When a Miami employee is wrongfully terminated, it means that the employee was terminated from his or her job in a way that violated federal or state law. One of the most common categories of wrongful termination is discriminatory firing. This means that an individual was fired as a result of his or her race, religion, national origin, sexual preference, sex, disability, age, pregnancy status or another protected status.
When an employee suffers a discriminatory firing, he or she may seek financial compensation in court by filing a wrongful termination claim along with a charge of discrimination via the federal U.S. Equal Employment Opportunity Commission. Depending on the nature of the facts surrounding the termination, employees might also prefer to file their wrongful termination claims via a local or state anti-discrimination authority.
Another common element of a discriminatory firing claim relates to retaliation. Retaliation is what happens after an employee complains to a supervisor about discriminatory behavior being brought against him or her on the job. If the employer or manager punishes the employee for bringing discriminatory behavior to light — and that punishment could take the form of a wrongful termination, reduced wages, reduced working hours, a demotion or more — then retaliation is generally said to have occurred.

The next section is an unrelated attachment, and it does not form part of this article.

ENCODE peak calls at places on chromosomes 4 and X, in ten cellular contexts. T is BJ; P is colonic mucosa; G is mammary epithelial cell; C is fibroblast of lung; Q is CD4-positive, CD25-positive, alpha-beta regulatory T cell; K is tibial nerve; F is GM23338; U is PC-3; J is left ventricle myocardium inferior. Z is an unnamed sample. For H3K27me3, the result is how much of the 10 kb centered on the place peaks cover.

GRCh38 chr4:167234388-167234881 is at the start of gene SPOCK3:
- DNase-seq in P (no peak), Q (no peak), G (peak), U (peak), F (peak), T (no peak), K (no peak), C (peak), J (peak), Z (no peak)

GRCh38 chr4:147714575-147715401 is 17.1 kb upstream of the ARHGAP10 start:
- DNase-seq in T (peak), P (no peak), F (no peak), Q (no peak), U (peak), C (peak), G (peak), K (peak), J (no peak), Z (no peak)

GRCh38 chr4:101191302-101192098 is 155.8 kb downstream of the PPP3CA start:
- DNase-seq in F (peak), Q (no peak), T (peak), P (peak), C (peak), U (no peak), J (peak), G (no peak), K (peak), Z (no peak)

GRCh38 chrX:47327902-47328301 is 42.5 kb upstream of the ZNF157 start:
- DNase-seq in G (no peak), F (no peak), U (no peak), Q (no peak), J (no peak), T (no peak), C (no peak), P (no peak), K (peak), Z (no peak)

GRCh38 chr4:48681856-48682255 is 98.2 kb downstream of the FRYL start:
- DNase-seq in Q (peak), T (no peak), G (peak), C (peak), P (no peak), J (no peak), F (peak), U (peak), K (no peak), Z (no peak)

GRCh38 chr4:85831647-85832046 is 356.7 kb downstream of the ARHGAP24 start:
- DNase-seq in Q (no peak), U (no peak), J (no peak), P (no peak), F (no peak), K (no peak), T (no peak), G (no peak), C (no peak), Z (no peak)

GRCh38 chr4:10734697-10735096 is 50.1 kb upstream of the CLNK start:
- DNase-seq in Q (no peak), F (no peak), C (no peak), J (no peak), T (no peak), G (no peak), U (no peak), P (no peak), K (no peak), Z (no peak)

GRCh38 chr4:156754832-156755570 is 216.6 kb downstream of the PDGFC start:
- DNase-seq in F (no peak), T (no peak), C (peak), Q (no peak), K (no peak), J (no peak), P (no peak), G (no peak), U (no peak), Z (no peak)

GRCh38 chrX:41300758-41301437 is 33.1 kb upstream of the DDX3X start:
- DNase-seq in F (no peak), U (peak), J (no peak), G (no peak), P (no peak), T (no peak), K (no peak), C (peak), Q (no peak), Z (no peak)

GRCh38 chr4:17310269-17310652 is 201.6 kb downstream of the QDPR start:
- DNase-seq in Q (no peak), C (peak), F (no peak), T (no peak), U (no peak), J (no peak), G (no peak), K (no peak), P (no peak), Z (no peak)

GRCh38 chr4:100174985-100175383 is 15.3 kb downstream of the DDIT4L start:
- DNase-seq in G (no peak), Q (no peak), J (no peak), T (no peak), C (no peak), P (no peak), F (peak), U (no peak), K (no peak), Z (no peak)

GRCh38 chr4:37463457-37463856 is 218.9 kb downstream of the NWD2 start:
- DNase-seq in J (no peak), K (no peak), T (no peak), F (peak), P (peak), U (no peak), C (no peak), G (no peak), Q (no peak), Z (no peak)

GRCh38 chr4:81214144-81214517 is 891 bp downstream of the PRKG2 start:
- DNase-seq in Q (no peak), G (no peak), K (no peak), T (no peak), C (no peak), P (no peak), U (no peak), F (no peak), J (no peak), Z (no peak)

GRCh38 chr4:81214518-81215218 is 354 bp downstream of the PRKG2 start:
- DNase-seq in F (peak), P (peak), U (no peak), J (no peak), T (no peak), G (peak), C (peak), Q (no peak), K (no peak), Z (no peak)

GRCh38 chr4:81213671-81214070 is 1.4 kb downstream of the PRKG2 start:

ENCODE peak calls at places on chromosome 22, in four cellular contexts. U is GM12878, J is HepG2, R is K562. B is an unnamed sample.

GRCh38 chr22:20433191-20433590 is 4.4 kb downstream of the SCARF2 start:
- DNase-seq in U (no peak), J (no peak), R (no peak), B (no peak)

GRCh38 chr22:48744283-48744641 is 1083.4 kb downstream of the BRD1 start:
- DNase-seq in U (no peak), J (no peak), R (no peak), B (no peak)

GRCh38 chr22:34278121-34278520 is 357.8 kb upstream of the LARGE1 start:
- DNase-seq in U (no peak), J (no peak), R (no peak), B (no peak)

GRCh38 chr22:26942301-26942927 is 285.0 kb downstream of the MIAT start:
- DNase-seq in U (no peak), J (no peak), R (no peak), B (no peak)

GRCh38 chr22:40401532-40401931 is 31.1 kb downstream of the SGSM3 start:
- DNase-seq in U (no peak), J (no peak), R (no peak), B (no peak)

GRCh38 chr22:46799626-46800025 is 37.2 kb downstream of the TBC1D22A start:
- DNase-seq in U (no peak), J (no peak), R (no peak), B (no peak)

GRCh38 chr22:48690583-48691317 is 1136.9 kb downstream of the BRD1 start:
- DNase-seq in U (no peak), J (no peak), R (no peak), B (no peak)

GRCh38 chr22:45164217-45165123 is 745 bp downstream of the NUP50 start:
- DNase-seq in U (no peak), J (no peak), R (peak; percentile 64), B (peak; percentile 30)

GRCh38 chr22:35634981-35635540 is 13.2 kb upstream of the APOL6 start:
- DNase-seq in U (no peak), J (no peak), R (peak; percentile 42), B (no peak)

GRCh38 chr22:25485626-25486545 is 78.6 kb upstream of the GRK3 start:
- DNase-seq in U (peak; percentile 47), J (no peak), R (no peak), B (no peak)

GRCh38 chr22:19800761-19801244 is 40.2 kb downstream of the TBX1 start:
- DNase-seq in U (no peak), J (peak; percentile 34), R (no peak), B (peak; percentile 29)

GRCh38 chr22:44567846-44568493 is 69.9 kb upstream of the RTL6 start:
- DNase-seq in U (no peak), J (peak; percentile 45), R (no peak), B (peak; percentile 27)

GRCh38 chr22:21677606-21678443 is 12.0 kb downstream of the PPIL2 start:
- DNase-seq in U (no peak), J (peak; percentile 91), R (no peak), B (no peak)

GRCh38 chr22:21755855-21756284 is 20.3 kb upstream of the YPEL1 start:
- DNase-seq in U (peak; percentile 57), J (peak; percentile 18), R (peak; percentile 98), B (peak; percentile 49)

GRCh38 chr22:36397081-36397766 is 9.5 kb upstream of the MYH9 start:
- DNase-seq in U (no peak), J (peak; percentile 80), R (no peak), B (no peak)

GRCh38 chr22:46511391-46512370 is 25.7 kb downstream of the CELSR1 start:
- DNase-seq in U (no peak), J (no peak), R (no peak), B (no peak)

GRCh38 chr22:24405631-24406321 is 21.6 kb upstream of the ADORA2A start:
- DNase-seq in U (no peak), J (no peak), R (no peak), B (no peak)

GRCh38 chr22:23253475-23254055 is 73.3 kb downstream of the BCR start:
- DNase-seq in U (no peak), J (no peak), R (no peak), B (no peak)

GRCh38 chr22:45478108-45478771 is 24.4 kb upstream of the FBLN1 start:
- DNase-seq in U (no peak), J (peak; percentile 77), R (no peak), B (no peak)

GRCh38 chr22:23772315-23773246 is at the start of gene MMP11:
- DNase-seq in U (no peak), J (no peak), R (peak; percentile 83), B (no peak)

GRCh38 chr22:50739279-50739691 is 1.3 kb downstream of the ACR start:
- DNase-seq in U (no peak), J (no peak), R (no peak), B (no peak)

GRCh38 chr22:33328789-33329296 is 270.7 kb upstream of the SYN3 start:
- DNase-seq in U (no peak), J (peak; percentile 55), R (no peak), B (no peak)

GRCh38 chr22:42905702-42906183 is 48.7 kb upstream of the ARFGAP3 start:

Since claims of wrongful termination and retaliation are limited by strict statutes of limitation — meaning there are time limitations on filing the claims — victims of discriminatory firing are encouraged to file their claims as expeditiously as possible. As such, those who have been harmed by wrongful termination, discriminatory firing and/or retaliation because of their race, sex, age or another protected reason may want to reach out to a Miami area employment law attorney before it is too late to file a claim.
Source: FindLaw, “What is wrongful termination?,” accessed Nov. 28, 2016